Colin is a pretty boring guy. He does what he’s told and his life has developed a predictable, almost boring routine as a result. It’s not necessarily something he wants, but he isn’t exactly sure how to break free of the rut. And then one evening, Colin decides to take a different road home. It’s a spur of the moment decision that changes his life. Instead of shaking things up a little, he end ends up witnessing a murder and finds himself the prisoner of a bearded, mute killer. Who adores cats.
Taron doesn’t like depending on other people. They always end up leaving, so being alone and independent makes more sense to him. But he’s stuck with Colin. The man is a witness to Taron’s crime and even if it was justified, Taron doesn’t want Colin running to the police. Which means he’s suddenly dealing with another person, something he isn’t prepared for. Both men face the need to trust one another, but it doesn’t come easy when there’s such a divide between them. And with a mess of confusing feelings on top of it all, Taron and Colin will have to separate the lies from the truth to figure out what it all means.
So before I go any further, let me offer a note. Wrong Way Home: Taken is part of the multi-author Criminal Delights series and, as a result, it deals with much darker themes than most books. Additionally, the lines between right and wrong tend to be more blurred. So if the idea of that turns you off, this series isn’t going to be for you.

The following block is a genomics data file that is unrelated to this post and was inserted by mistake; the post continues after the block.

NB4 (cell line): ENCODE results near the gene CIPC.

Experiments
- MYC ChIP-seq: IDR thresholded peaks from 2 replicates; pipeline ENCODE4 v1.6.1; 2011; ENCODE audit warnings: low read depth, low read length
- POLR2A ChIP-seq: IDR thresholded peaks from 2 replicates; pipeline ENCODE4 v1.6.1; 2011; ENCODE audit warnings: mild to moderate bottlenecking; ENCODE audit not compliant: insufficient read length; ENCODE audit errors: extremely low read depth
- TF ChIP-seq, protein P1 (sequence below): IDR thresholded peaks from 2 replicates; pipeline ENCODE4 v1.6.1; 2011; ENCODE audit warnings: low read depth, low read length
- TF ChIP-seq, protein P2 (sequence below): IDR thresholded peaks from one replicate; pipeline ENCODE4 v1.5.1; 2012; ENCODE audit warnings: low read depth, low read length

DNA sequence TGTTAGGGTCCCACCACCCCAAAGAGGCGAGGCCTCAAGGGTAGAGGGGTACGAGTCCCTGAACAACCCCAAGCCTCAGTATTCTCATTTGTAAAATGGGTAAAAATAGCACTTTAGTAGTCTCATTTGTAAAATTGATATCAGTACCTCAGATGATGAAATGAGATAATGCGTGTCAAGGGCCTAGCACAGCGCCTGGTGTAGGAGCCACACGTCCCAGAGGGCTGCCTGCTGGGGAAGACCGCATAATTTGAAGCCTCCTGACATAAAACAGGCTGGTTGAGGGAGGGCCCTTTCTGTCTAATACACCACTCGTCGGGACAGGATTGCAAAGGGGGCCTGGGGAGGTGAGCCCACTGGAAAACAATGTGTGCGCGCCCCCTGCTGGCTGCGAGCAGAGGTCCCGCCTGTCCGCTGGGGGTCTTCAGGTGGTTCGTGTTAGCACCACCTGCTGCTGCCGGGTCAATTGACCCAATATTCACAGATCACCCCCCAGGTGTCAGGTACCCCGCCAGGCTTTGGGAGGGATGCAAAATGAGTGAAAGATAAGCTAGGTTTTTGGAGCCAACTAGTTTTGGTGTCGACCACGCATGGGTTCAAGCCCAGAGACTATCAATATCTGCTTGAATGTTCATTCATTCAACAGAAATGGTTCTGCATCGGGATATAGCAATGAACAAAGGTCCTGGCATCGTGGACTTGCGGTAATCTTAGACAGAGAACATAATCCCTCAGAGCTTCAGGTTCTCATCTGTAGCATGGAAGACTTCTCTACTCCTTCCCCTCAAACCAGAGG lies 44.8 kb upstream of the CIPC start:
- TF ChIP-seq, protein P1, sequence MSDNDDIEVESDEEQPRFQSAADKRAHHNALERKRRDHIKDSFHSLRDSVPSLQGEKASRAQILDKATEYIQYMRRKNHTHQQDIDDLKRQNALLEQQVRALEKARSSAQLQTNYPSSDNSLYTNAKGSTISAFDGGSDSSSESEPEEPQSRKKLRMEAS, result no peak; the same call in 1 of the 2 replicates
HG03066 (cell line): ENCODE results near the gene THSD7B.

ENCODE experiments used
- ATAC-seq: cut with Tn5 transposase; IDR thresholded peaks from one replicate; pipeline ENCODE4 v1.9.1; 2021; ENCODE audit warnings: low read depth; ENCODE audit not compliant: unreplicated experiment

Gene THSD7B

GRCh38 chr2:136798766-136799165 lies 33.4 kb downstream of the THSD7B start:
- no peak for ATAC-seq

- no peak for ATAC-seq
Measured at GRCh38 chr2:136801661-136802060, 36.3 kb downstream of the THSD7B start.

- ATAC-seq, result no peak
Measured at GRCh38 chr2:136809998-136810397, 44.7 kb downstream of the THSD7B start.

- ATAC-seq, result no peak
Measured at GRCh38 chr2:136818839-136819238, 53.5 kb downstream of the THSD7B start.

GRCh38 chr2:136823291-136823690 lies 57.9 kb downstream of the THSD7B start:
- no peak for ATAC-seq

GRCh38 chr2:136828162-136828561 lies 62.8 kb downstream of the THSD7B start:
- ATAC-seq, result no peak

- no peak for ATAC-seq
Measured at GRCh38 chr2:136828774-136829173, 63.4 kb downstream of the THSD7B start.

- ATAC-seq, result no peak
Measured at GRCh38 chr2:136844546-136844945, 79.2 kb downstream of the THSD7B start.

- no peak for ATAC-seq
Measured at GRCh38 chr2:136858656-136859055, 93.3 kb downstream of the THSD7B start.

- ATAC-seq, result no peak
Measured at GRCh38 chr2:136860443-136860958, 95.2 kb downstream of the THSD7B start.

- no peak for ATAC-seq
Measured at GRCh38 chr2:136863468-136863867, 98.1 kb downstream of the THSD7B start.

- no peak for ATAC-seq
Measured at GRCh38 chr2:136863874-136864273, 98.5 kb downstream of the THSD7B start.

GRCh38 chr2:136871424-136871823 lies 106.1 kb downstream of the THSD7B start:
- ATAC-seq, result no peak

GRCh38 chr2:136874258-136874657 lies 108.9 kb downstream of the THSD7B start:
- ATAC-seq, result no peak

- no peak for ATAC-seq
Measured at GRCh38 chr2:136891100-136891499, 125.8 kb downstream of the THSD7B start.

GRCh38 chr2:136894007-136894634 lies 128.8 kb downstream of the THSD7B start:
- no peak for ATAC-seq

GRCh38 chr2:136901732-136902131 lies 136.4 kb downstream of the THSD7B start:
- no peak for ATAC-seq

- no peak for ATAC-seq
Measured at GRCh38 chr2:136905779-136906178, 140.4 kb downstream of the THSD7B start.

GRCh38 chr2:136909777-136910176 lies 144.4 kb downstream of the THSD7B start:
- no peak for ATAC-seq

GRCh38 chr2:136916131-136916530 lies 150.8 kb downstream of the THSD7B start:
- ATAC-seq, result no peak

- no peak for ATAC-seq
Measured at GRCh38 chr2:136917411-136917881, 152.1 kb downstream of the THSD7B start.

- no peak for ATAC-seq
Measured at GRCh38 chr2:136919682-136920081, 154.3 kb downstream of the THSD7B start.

So where to start. As a rule, I don’t mind a book with a lot of murky layers, but I have to admit that Wrong Way Home: Taken tested me. There is some gore, but not a ton, and there’s no real torture or anything like that, but it definitely left me struggling, mostly because I didn’t think the plot was particularly strong. Colin and Taron are multi-faceted characters and I felt like they had a decent amount of depth. But their interactions tended to read as a bit stiff and mechanical. We’re told they’re hot for one another, but I was never convinced. Taron is mute, which adds an additional dimensional layer to his character, and he loves cats. I think because of this we’re supposed to be ok with him killing a man and shoving Colin in a cage. Now the guy he kills mutilated an animal, so he’s not exactly a decent human being, but that doesn’t automatically make Taron an avenging angel. This blurred idea of morality didn’t bother me, but I’m not sure it added much to the overall story.
The book really falters when it comes to the plot. It never makes sense why Colin stays. He has multiple chances to escape and we’re told he wants to, but he stays for reasons that aren’t clear or seem weakly established. We’re told he doesn’t have much connection to his real life, but it’s a stretch to think he’d be so quick to chuck it away. Also, the matter of Taron’s need to prep for the end of the world felt wedged in and his reasoning was skewed. The entire book this is portrayed as a way of life for him, which is fine, but then we get this paragraph at the end slapped on that makes all the prepping have a point. It felt like the authors were trying to validate their character’s actions, to protect him from seeming too “different” (never mind he’s a murderer), but they didn’t care about this before. So doing so at the end seemed pointless.
Wrong Way Home: Taken has some dark moments and it’s themes aren’t run of the mill. But I think it wanted to be a lot darker than it actually was. There were too many attempts to soften the main characters and justify their situation, which resulted in a plot that failed to coalesce into something substantial. I would be curious to see how further books in the Criminal Delights series evolve, but this one didn’t totally work for me.